When Bruce Jakosky arrived at NASA's Goddard Space Flight Center outside of Washington, D.C. on Tuesday morning, the parking lot was full. But no one was there to work.
The employees were busy resetting their voicemails and email responses. They needed to let the world know that the government, and therefore NASA, was shut down.
Jakosky, a government contractor who is directing the next Mars exploratory mission, came in to make sure that the Mars Atmosphere and Volatile Evolution spacecraft (MAVEN) was safe in the clean room at the Kennedy Space Center in Florida, and that all on-board electronics were secured.
By the time he walked out of the Goddard Space Flight Center around 1p.m., there were only three cars in the parking lot. The employees had all gone home. The government shutdown was in full effect.
As an optimist, Jakosky never thought the shutdown would actually happen, he told CBSNews.com. Even standing in the empty parking lot, he felt confident the shutdown would be wrapped up within a day, and that the government would restore funding in time to ready MAVEN for its planned Nov. 18 launch.
But today, as the reality of a potential extended shutdown began to sink in, he sounded more concerned.
"After a week, I'm really going to start to worry," he said. As a contractor, Jakosky can continue working out of his University of Colorado office in Boulder. But the team in Florida that is supposed to be readying the spacecraft is on furlough.
"I can still work. I'm focused on getting ready for science when we arrive at Mars. But the real work on the spacecraft has stopped. We are just under seven weeks to launch. We have tasks scheduled every day.... Every day we're shutdown does hurt," he said.
Getting back to work is imperative because there is only a short window of opportunity to launch MAVEN. The spacecraft must launch by mid December at the absolute latest. After that, it will be 26 months before Mars and Earth are again properly aligned.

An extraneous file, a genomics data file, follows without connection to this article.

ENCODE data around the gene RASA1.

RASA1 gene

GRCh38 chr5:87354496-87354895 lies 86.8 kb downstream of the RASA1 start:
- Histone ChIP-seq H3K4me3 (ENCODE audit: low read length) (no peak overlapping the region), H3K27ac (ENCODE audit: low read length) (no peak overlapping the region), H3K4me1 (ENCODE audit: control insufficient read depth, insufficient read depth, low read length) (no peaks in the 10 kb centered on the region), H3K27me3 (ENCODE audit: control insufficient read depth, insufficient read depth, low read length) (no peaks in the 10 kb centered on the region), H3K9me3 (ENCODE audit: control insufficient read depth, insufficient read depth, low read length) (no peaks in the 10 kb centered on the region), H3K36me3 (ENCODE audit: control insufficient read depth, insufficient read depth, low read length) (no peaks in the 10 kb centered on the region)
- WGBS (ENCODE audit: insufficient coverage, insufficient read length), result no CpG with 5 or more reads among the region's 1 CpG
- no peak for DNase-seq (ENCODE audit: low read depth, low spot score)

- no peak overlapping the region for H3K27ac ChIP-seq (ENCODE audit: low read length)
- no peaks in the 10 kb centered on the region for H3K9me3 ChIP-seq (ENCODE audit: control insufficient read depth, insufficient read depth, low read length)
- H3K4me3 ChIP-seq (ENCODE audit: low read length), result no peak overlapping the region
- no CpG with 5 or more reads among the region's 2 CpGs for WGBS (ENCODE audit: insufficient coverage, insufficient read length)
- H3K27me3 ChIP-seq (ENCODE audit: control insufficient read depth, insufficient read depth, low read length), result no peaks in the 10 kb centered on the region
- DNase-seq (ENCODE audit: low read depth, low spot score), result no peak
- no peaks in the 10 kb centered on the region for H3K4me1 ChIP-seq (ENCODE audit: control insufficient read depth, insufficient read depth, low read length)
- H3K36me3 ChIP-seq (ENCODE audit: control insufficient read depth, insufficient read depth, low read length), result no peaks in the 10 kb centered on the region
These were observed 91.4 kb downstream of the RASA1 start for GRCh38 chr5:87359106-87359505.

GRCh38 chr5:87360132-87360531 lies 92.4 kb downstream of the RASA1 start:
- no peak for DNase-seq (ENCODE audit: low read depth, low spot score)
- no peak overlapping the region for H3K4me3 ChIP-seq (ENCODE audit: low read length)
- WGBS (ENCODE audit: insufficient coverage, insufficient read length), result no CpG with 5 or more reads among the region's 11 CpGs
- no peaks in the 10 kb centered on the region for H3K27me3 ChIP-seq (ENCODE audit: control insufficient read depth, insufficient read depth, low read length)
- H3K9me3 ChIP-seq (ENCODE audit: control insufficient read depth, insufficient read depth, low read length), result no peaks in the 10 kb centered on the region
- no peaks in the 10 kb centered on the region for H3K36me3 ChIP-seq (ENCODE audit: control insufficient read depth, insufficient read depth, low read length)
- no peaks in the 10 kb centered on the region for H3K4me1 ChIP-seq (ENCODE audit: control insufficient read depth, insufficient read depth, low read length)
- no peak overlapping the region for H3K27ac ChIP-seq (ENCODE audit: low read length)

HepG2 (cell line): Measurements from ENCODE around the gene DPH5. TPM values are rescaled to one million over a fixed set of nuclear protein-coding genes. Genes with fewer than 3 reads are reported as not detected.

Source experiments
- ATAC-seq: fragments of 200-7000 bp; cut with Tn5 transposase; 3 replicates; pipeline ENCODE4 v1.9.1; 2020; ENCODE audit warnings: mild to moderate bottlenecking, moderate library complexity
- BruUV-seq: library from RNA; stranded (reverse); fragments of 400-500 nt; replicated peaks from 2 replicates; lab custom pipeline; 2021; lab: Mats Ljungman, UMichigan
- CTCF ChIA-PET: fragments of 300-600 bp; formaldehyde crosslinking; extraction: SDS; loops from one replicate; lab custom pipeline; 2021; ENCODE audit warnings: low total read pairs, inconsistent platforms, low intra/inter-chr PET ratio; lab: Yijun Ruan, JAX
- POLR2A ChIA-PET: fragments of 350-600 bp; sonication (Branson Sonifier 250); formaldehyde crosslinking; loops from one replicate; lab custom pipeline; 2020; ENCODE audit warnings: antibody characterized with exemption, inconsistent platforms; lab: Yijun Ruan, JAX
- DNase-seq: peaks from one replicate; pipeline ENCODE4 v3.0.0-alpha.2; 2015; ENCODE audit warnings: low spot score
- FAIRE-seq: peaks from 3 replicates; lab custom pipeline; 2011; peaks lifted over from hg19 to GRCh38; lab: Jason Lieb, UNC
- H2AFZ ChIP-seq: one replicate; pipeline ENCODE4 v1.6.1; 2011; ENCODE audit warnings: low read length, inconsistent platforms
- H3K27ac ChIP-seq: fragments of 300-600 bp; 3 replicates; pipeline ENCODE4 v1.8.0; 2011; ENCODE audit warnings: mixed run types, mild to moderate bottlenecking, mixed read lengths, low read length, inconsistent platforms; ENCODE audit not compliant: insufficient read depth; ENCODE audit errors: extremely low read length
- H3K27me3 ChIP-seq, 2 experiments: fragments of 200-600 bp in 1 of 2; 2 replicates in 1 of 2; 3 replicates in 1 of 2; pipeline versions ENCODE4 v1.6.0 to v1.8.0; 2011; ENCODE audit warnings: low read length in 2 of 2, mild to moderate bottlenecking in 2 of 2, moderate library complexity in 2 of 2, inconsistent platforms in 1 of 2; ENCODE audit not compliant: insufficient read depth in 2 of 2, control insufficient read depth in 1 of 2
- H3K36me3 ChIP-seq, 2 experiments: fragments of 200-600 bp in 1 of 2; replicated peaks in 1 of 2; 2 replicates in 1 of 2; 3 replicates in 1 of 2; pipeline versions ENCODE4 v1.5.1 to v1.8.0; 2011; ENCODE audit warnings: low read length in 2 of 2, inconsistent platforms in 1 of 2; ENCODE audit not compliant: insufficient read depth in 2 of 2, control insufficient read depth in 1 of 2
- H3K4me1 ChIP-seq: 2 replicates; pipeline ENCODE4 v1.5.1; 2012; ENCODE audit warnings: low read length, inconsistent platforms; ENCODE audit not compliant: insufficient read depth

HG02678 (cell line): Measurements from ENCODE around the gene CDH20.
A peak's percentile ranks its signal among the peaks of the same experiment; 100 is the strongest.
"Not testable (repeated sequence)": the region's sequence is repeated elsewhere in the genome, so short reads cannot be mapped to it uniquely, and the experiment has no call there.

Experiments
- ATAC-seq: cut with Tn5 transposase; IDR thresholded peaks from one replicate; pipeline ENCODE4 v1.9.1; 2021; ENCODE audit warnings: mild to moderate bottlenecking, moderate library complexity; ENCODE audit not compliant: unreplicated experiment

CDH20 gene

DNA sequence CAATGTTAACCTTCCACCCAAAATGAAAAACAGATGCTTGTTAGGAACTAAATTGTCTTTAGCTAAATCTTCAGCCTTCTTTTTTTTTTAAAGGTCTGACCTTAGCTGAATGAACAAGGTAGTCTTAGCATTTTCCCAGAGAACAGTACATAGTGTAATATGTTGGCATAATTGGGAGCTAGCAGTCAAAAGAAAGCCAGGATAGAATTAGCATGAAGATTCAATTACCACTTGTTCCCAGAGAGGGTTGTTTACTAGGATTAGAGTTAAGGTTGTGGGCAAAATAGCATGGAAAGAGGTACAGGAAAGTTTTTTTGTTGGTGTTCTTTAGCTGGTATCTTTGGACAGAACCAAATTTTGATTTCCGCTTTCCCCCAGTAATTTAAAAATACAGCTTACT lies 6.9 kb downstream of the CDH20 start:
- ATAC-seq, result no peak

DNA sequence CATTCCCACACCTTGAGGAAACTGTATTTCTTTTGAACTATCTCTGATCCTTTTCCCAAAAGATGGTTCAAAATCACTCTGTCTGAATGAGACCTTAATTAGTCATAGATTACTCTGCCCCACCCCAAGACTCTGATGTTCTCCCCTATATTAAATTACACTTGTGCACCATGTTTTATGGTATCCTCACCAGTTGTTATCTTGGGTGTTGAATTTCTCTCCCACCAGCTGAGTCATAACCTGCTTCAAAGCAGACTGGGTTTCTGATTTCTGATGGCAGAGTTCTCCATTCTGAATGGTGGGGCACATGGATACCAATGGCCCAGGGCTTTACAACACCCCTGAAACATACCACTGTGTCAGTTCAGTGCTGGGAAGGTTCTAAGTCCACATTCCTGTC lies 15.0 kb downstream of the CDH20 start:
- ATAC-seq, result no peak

The team has been working on this $650 million mission for more than 10 years. The plan is to study Mars' upper atmosphere to better understand how it has changed over time.
Launching will only be possible if the mission team is able to get back to work at least a few weeks pre-launch. Remaining tasks include finalizing the thermal blanketing, solar arrays for flight, installing the pyrotechnic devices, loading the fuel, and moving the spacecraft onto the launch pad.
The team is prepared to work around the clock, but, Jakosky said, "The key thing is we want to do things safely and correctly, because once we launch, we don't have a chance to fix it. So we don't want to hurry things."
While the team has a 20-day window for launch, the window is meant to allot for weather and technical issues, not for delayed spacecraft readiness.
If the MAVEN mission is delayed to 2017, there are research and budget ramifications.
"Our science is tied to the solar cycle. If we launch this year, we're seeing the sun when it's reasonably active," Jakosky explained.
"In 26 months, it will be at a solar minimum, which is a much less interesting time to be looking because there is less influence on the Mars atmosphere." The next time it will reach maximum will be in about 11 years.
As for budget, the entire mission team will be kept on board as they await the 2017 window.
"What we have to do is keep the existing team going for two years so we make sure the spacecraft is ready to launch. [I] haven't calculated it in detail but it's a significant chunk of money," he said.
As Jakosky's team waits for the government to get back to work, he knows that the solar system isn't playing along.
"That launch period opens in 46 days, whether we're ready or not."